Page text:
For senior members of Saddam Hussein's collapsed regime, Syria may seem the most favorable escape route to evade capture by coalition forces.
Yet decades of bitter hostility and mistrust between Damascus and Baghdad may backfire on key officials who are still hoping to flee Iraq.
"There's no love lost between the two regimes," says Patrick Seale, biographer of former Syrian President Hafez al-Assad. He adds that it is "certainly not worth the risk" for Syria to provide a haven for Iraqi Baathists.
On Sunday, President Bush said there were "positive signs" that Syria was cooperating in denying sanctuary to former Iraqi leaders. And Monday, Syria's foreign minister said he was encouraged by Mr. Bush's remarks and was looking to open a dialogue with Washington.
Syria is run by a branch of the Baath Party, a pan-Arab socialist movement whose rival wing, until two weeks ago, had ruled Iraq for three decades. The two factions of the Baath Party broke off relations in the mid-1960s, sparking a lengthy campaign of bombings and assassinations in each other's capitals.
The rivalry centered on who claimed true leadership of the Baathist movement and was personified by the intense mutual dislike between Hussein and Mr. Assad, who ruled Syria from 1970 until his death in 2000. Where the wily and cautious Assad saw power as a means of furthering his pan-Arabist ideology, Hussein regarded the wielding of power as an end in itself.
Damascus lent its support to Tehran during the 1980-88 Iran-Iraq War, and joined in ousting Iraqi forces from Kuwait in the 1991 Gulf War. Meanwhile, Hussein armed and supported a Lebanese group fighting Syrian troops in Lebanon.
The first signs of a rapprochement came in 1997, when both countries agreed to open their borders to trade after 17 years. Commercial relations flourished, providing a welcome boost to Syria's ailing economy. In 2001, Syria and Iraq signed a free-trade agreement and announced that they had resolved their dispute over water sharing from the Euphrates River.
Despite reconciliation with Baghdad, however, Damascus continued to have good relations with Iraqi opposition figures.
"The relationship that developed was essentially a trade relationship not a political relationship, and it was largely driven by Syrian businessmen," Mr. Seale says.
Syria has now closed its border with Iraq except for a tightly controlled crossing leading into the Kurdish region of Iraq, according to diplomats in Damascus. And border restrictions were further tightened Saturday, banning Iraqis without visas.
Some figures connected to the former Iraqi regime are known to have been turned away, including Abu Abbas, the head of the Palestine Liberation Front which carried out the 1985 hijacking of the Italian cruise liner, the Achille Lauro. Mr. Abbas was captured by US troops in Baghdad last week.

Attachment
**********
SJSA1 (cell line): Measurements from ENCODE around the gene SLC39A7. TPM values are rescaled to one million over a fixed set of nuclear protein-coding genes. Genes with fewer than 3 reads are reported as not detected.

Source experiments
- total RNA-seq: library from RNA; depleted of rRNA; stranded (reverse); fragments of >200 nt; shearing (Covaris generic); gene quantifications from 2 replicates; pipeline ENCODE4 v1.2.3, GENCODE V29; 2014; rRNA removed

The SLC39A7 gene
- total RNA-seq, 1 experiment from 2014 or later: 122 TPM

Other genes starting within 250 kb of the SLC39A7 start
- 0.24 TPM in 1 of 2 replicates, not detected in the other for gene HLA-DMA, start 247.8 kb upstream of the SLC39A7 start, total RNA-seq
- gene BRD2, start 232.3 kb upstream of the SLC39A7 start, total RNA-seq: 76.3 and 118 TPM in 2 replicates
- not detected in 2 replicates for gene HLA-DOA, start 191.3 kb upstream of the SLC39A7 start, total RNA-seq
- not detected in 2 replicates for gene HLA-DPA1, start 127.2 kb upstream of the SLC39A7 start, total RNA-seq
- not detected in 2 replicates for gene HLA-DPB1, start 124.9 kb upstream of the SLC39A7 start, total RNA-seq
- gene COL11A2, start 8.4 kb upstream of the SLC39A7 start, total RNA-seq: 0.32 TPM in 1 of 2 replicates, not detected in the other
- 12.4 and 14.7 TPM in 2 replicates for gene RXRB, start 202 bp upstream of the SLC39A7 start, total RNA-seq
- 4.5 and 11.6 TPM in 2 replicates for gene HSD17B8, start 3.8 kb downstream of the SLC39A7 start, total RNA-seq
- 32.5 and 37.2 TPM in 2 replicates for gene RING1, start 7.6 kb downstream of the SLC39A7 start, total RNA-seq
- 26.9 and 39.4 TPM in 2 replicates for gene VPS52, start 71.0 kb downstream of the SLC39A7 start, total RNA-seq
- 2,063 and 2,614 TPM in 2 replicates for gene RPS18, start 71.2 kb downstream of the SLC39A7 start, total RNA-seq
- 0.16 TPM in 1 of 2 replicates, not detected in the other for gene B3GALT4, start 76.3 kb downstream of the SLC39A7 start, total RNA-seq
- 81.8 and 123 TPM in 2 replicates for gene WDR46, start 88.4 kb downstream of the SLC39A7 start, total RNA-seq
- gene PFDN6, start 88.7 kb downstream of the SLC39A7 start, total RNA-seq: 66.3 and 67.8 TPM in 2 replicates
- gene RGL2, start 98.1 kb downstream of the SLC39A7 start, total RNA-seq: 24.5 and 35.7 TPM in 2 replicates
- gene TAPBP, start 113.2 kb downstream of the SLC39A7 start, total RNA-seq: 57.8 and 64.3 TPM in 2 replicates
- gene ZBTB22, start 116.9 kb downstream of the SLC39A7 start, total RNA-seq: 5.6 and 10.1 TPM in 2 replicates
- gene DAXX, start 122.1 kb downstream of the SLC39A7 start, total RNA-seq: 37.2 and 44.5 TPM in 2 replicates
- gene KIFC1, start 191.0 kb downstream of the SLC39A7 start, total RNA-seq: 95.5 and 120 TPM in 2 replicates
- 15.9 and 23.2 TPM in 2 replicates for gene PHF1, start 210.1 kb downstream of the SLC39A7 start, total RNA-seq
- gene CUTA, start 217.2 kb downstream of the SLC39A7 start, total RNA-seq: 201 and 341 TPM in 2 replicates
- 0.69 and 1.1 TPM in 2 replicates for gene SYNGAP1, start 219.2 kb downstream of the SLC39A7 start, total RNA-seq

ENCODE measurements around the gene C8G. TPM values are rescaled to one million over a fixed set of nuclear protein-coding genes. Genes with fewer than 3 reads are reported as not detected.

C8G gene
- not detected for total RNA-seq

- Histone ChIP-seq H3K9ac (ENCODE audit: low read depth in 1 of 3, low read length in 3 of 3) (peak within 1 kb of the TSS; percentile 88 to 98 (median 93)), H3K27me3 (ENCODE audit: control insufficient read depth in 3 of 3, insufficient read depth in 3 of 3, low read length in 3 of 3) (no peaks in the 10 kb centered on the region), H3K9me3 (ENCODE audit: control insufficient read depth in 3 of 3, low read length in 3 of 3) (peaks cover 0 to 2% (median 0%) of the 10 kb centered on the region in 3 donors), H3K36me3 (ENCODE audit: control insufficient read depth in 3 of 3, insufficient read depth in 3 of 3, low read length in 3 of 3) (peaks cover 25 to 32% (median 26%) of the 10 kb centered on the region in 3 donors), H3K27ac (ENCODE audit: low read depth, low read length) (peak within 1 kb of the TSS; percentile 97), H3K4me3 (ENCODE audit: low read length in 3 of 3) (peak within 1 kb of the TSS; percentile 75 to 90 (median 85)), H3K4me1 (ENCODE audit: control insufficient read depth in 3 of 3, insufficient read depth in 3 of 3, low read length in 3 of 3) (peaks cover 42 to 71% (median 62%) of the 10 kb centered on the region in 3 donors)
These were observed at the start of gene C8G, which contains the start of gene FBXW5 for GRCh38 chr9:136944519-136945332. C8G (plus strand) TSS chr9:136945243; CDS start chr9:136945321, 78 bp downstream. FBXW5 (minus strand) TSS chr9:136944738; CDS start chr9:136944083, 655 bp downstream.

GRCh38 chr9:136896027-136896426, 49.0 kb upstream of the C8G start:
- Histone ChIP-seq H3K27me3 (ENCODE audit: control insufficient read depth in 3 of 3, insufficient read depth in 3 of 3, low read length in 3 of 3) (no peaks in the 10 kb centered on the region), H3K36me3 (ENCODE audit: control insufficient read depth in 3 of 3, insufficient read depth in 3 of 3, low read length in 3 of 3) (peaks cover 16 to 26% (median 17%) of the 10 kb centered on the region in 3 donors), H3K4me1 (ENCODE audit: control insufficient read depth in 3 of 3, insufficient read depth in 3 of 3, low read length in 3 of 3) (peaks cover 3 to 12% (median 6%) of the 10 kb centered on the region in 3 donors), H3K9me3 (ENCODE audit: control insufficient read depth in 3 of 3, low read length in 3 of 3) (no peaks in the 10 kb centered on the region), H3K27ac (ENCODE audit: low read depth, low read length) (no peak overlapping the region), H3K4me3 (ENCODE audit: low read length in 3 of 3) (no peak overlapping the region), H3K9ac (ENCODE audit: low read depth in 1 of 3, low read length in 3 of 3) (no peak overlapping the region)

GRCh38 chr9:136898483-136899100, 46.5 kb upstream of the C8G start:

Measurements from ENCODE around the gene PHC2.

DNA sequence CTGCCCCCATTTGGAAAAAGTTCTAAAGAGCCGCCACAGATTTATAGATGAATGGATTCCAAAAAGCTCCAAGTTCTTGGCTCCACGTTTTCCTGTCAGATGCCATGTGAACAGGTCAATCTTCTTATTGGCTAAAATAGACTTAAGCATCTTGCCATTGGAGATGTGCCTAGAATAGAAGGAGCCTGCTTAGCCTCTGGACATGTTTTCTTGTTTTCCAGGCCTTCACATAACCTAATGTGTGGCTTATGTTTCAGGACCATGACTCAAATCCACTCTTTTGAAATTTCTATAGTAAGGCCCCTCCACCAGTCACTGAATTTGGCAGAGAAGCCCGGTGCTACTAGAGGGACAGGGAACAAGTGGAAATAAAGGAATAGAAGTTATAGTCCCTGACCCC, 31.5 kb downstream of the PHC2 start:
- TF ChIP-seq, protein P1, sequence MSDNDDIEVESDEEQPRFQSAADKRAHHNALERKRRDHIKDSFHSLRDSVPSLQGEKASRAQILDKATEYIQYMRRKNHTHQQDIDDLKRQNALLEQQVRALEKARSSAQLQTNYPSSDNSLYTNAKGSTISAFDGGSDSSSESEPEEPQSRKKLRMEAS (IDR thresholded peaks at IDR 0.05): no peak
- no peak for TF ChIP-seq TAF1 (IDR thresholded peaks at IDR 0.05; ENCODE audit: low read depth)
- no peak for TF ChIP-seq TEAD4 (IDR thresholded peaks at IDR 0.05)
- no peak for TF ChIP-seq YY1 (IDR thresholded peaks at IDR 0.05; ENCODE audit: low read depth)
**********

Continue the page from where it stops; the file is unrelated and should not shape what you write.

Leading Syrian exiles also have been denied entry, including Amin Hafez, a former Syrian president who defected to Iraq after being deposed in a 1966 revolution which caused the split between the Syrian and Iraqi branches of the Baath Party. On Sunday, the Iraqi National Congress, a leading opposition group, announced that Jamal Sultan, Hussein's son-in-law, had surrendered and would return to Baghdad from Damascus.
A European diplomat in Damascus says Iraqi regime figures may attempt to use the contacts they developed with Syrian businessmen to escape Iraq.
"One has to suspect that even if the Syrians do not want these people in Syria, it may be difficult to prevent some from coming in," the diplomat says.
American intelligence reports suggest that Farouk Hijazi, former Iraqi ambassador to Tunisia and former senior intelligence operative, may have entered Syria and be seeking to escape to a third country via neighboring Lebanon. Mr. Hijazi is known to have departed Tunisia for Damascus, but the trail goes cold from there. US intelligence believes that Hijazi may have knowledge of Iraq's nuclear, chemical, and biological weapons program. He has also been linked to terrorism, having allegedly met Mohammed Atta, the ringleader of the Sept. 11, 2001, attacks, in Prague in April 2001. Hijazi also traveled to Afghanistan in 1998 to meet Osama bin Laden.
Lebanon, which is dominated politically by Syria, has also come under pressure from Washington not to shelter any figures from Hussein's regime. Vincent Battle, US ambassador in Beirut, is reported to have delivered a warning to Lebanese Prime Minister Rafik Hariri. But a Lebanese official denied anyone from Hussein's regime had entered the country.
"We'll see what happens if any do come in, but we don't have any information that anyone is here so far," the official says.